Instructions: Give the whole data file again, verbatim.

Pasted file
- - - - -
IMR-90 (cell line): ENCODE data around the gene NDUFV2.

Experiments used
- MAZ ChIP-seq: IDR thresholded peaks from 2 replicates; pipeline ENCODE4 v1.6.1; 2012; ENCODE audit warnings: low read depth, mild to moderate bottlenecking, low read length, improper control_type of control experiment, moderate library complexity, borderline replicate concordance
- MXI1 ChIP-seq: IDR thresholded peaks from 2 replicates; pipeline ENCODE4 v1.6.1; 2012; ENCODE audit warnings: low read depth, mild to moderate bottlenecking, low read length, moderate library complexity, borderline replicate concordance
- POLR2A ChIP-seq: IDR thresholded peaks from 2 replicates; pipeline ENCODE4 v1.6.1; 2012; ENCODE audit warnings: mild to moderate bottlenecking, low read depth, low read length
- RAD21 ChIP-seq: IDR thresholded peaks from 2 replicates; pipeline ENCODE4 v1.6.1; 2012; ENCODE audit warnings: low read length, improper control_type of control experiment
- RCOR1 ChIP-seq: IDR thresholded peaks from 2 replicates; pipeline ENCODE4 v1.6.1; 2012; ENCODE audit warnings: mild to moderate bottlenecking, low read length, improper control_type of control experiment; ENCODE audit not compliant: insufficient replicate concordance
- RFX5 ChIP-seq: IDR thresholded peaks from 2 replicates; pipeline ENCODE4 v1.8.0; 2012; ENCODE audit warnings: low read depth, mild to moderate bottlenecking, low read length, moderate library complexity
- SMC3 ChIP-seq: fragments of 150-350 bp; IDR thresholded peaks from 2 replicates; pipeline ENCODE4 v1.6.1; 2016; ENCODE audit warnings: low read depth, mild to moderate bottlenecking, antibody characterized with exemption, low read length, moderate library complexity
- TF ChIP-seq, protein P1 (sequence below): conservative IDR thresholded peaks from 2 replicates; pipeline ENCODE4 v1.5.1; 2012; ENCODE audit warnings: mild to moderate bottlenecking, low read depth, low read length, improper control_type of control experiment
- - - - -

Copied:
IMR-90 (cell line): ENCODE data around the gene NDUFV2.

Experiments used
- MAZ ChIP-seq: IDR thresholded peaks from 2 replicates; pipeline ENCODE4 v1.6.1; 2012; ENCODE audit warnings: low read depth, mild to moderate bottlenecking, low read length, improper control_type of control experiment, moderate library complexity, borderline replicate concordance
- MXI1 ChIP-seq: IDR thresholded peaks from 2 replicates; pipeline ENCODE4 v1.6.1; 2012; ENCODE audit warnings: low read depth, mild to moderate bottlenecking, low read length, moderate library complexity, borderline replicate concordance
- POLR2A ChIP-seq: IDR thresholded peaks from 2 replicates; pipeline ENCODE4 v1.6.1; 2012; ENCODE audit warnings: mild to moderate bottlenecking, low read depth, low read length
- RAD21 ChIP-seq: IDR thresholded peaks from 2 replicates; pipeline ENCODE4 v1.6.1; 2012; ENCODE audit warnings: low read length, improper control_type of control experiment
- RCOR1 ChIP-seq: IDR thresholded peaks from 2 replicates; pipeline ENCODE4 v1.6.1; 2012; ENCODE audit warnings: mild to moderate bottlenecking, low read length, improper control_type of control experiment; ENCODE audit not compliant: insufficient replicate concordance
- RFX5 ChIP-seq: IDR thresholded peaks from 2 replicates; pipeline ENCODE4 v1.8.0; 2012; ENCODE audit warnings: low read depth, mild to moderate bottlenecking, low read length, moderate library complexity
- SMC3 ChIP-seq: fragments of 150-350 bp; IDR thresholded peaks from 2 replicates; pipeline ENCODE4 v1.6.1; 2016; ENCODE audit warnings: low read depth, mild to moderate bottlenecking, antibody characterized with exemption, low read length, moderate library complexity
- TF ChIP-seq, protein P1 (sequence below): conservative IDR thresholded peaks from 2 replicates; pipeline ENCODE4 v1.5.1; 2012; ENCODE audit warnings: mild to moderate bottlenecking, low read depth, low read length, improper control_type of control experiment